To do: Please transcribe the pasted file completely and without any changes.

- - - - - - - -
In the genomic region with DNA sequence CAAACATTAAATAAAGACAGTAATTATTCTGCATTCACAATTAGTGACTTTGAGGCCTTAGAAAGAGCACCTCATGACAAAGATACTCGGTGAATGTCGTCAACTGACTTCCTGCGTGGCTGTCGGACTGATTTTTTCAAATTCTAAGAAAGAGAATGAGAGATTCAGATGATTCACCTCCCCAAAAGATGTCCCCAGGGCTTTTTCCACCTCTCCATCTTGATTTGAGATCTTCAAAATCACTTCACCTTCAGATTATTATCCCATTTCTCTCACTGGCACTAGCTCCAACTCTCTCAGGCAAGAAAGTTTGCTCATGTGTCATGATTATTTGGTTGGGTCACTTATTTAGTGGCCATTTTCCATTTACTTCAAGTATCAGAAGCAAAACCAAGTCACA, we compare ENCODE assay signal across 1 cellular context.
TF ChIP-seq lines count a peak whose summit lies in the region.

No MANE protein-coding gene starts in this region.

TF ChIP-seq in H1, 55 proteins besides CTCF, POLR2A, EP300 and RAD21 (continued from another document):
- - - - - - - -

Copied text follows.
In the genomic region with DNA sequence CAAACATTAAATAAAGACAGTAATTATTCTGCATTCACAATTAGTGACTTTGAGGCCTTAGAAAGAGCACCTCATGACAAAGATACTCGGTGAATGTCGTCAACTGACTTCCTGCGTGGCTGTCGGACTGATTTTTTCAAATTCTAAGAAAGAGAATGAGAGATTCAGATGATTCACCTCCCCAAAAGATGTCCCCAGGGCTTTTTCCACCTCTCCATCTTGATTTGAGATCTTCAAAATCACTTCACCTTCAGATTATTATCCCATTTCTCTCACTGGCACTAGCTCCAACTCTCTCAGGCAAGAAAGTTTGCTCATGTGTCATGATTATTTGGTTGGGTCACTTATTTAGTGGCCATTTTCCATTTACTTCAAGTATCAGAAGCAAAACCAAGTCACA, we compare ENCODE assay signal across 1 cellular context.
TF ChIP-seq lines count a peak whose summit lies in the region.

No MANE protein-coding gene starts in this region.

TF ChIP-seq in H1, 55 proteins besides CTCF, POLR2A, EP300 and RAD21 (continued from another document):